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Performance Improvement of HVDC Converters Used for the Connection of Remote Offshore Wind Farms : Evaluation of the Potential of New IGCT Components

par Laurence Laffont - publié le , mis à jour le

Davin GUEDON’s thesis defense, intitled "Amélioration des performances des convertisseurs HVDC mis en oeuvre pour le raccordement des parcs éoliens offshore lointains : évaluation du potentiel des nouveaux composants IGCT" (Performance Improvement of HVDC Converters Used for the Connection of Remote Offshore Wind Farms : Evaluation of the Potential of New IGCT Components), will be taking place on Wednesday, February 2nd 2022, at 10:00 am, in the salle des thèses (C002), ENSEEIHT, 2 rue Charles Camichel, 31000 TOULOUSE.

The work for this thesis has been supervized by Philippe LADOUX and Sébastien SANCHEZ.

A link for visioconference will be provided.

Jury :

Cyril BUTTAY (Research director, Laboratory Ampère, Lyon), Rapporteur
Drazen DUJIC (Professor, EPFL STI IEM PEL, Lausanne), Rapporteur
Seddik BACHA (Professor, G2Elab, Grenoble), Reviewer
Mehdi KANOUN (PhD, EDF R&D, Écuelles), Reviewer
Marie-Laure LOCATELLI (Researcher, LAPLACE, Toulouse), Reviewer
Thomas STIASNY (PhD, Hitachi Energy, Lenzburg), Reviewer
Philippe LADOUX (Professor, LAPLACE, Toulouse), thesis supervizor
Sébastien SANCHEZ (Associated researcher, ICAM/LAPLACE, Toulouse), Thesis co-supervizor
Sébastien CORNET (EDF R&D, Écuelles), Industry supervizor
Christian WINTER (Hitachi Energy, Lenzburg), Guest

Abstract :

For more than a decade, high-voltage direct-current (HVDC) grid-connection of offshore wind farms has intensified. It allows transporting to the mainland power levels around 1 GW, over underwater distances exceeding 50 kilometres. A key issue related to the sizing of HVDC converter-stations, based on MMC (Modular Multilevel Converters), is their efficiency. Only 0.1% of power losses represents several GWh lost for each year of operation of the wind farm.
These power losses are related to the characteristics of the semiconductors used. Today, the IGBT (Insulated-Gate Bipolar Transistor) is the only semiconductor device used in this type of application. Historically, the IGBT has been developed for medium-power industrial applications, and does not appear as the best candidate to realize HVDC systems. On the other hand, the IGCT (Integrated Gate-Commutated Thyristor) has performances and features that seem better adapted, however its use in such systems has never been considered.
The aim of this PhD thesis is to optimize the performances of HVDC converters, based on IGCT, as part of the grid-connection of offshore wind farms. This work has been the subject of a collaboration between the LAPLACE Laboratory in Toulouse, Electricité de France Research & Development (EDF R&D), and the semiconductor manufacturer Hitachi ABB Power Grids, Semiconductors.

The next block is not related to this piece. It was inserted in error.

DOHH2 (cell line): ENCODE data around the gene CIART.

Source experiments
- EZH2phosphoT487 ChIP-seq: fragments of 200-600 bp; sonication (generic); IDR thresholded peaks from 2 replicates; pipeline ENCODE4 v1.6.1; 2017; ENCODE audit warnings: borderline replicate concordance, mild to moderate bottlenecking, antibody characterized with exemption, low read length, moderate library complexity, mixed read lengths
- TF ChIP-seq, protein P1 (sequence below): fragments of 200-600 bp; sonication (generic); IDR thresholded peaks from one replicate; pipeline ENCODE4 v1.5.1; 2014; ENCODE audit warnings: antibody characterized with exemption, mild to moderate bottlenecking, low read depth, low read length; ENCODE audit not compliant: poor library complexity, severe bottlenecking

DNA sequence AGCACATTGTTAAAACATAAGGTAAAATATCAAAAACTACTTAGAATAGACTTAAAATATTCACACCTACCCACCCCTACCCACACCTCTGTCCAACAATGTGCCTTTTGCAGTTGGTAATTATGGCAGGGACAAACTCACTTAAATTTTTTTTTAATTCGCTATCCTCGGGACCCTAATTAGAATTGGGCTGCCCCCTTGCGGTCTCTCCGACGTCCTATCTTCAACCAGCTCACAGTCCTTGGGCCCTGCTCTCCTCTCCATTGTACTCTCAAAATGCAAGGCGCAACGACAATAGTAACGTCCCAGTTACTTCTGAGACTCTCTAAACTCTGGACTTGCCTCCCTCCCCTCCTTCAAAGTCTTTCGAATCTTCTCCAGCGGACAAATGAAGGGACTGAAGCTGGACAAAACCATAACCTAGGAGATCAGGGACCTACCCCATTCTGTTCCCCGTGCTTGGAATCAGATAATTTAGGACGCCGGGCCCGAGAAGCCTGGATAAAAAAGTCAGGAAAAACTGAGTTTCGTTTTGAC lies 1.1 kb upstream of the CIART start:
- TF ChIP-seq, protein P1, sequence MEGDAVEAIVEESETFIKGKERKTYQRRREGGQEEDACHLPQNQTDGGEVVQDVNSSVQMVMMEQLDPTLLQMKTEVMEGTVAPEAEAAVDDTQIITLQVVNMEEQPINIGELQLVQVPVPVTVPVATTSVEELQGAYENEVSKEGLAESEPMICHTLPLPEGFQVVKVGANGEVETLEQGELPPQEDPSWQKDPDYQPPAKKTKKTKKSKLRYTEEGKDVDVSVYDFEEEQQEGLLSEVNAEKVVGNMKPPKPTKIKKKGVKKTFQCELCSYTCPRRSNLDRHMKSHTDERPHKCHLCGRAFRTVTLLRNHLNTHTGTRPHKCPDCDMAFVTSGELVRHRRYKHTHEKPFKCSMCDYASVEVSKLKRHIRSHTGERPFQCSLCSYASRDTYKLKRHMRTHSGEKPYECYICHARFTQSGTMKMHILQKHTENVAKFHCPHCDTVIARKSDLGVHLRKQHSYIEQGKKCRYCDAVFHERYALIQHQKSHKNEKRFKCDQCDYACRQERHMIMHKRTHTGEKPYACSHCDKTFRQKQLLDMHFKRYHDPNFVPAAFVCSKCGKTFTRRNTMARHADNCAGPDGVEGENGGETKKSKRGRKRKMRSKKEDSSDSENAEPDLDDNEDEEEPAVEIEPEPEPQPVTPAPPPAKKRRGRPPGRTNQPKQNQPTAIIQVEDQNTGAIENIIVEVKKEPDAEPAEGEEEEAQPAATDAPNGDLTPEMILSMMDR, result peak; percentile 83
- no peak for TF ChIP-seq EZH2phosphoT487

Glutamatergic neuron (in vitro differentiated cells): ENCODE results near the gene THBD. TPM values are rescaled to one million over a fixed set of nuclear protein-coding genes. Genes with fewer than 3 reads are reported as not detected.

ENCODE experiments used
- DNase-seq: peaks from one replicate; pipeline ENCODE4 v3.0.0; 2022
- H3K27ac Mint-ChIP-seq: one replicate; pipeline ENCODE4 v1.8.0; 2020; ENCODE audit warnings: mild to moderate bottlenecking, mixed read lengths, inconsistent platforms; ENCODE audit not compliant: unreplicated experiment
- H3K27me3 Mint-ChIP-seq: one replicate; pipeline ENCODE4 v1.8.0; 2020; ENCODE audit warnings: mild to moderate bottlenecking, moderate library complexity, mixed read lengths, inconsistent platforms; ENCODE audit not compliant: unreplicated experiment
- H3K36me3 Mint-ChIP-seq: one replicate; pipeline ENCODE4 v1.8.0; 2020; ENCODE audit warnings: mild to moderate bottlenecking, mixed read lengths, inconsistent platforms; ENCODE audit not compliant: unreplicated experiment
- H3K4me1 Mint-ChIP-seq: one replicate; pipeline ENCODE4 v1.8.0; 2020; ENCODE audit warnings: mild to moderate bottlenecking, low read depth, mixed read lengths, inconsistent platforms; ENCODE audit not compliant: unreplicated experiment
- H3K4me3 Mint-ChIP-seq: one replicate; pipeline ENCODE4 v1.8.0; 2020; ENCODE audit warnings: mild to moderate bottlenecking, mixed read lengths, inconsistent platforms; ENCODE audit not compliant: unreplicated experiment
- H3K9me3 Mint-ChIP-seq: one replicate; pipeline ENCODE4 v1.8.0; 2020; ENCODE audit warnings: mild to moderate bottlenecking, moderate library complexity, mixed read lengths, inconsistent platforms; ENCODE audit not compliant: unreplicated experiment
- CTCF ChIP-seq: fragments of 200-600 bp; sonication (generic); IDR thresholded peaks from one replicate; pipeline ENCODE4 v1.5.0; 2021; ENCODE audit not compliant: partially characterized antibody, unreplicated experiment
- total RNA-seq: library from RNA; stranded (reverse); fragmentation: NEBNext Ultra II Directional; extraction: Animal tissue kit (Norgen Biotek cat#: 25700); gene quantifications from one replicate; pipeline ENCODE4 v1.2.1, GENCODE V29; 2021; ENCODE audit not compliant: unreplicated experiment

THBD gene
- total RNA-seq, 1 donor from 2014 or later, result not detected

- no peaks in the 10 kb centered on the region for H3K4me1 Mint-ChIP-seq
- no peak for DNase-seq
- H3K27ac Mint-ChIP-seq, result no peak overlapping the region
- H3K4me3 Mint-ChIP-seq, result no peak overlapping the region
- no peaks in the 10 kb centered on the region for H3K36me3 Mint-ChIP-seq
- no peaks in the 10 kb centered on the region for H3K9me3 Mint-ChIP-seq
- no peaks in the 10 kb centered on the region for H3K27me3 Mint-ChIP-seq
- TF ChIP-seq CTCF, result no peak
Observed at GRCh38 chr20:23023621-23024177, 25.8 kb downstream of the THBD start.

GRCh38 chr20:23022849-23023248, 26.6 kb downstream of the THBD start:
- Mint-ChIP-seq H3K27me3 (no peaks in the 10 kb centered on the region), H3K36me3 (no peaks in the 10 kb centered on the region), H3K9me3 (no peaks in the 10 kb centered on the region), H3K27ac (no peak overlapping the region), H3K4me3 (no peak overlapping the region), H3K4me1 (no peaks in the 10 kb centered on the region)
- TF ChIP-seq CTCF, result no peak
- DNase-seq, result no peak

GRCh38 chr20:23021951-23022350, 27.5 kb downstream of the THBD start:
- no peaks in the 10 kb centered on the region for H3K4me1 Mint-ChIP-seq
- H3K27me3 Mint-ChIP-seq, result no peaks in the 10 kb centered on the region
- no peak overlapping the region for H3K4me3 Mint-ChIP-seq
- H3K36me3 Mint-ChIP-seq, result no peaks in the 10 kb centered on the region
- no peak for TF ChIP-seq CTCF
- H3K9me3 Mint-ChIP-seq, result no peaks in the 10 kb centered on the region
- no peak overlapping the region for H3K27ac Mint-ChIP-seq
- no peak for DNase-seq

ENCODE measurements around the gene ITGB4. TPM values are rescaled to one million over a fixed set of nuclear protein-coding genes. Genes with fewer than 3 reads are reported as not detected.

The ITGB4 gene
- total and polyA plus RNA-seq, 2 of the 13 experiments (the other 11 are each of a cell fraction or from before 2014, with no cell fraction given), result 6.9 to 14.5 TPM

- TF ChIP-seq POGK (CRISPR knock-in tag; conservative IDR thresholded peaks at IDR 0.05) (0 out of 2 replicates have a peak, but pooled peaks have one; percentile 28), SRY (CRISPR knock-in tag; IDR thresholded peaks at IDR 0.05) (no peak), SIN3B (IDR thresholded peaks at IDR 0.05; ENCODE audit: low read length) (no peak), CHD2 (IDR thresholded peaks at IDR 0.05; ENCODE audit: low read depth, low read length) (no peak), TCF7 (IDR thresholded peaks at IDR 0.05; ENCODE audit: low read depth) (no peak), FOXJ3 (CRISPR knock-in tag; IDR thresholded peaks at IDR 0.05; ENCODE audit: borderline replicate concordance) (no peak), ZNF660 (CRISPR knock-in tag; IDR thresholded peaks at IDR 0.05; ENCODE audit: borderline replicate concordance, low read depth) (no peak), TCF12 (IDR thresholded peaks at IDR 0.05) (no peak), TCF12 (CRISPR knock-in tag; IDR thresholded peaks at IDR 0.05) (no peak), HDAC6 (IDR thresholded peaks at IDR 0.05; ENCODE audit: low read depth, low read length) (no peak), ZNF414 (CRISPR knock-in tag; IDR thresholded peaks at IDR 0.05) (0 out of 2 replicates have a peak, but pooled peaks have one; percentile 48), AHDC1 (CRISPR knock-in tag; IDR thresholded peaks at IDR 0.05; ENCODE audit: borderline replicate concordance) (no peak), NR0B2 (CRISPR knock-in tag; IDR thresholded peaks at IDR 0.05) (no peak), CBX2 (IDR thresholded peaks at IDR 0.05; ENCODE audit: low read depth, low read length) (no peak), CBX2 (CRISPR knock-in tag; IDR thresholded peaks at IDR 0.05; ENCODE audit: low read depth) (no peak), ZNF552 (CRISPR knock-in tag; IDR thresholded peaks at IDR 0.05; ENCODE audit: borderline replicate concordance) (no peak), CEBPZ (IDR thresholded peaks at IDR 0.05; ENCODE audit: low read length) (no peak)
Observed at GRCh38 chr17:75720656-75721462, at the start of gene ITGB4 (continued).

In a first approach, the static and dynamic characteristics of the IGCTs have been measured experimentally on a double-pulse test bench. Then, an electro-thermal model has been built, in order to determine precisely the power losses in the hundreds of sub-modules present in an MMC arm. This approach has allowed a comparison of different IGCTs, according to their power losses, taking into account the intermittent production of the offshore wind farm.
Following this study based on calculations and simulations, a test bench in steady-state, consisting of two IGCT-based sub-modules connected in a back-to-back configuration, has been designed and implemented to accurately measure on-state and switching losses through dedicated instrumentation. With a working voltage up to 5 kV and currents exceeding 2 kA, 4.5 kV and 10 kV devices have been tested under operating conditions equivalent to those of a 1 GW HVDC station.
The power loss measurements using the calorimetric method have confirmed the validity of the electro-thermal models related to IGCT and its clamp circuit, with an accuracy of about 10%. The waveforms have highlighted larger deviations regarding the switching losses, caused by the stray inductances of connection within the switching cell. The cross-use of electro-thermal models and experimental measurements demonstrates that 4.5 kV IGCTs can allow a significant rise in the power levels of the MMC-based HVDC stations, while 6.5 kV and 10 kV IGCTs are the most suitable devices for prospective applications, guided by the voltage upgrade of HVDC cables. Soft switching circuits are promising to reduce the volume of the sub-modules, and would be particularly relevant for 6.5 kV and 10 kV devices, whose switching losses are the main limiting factor.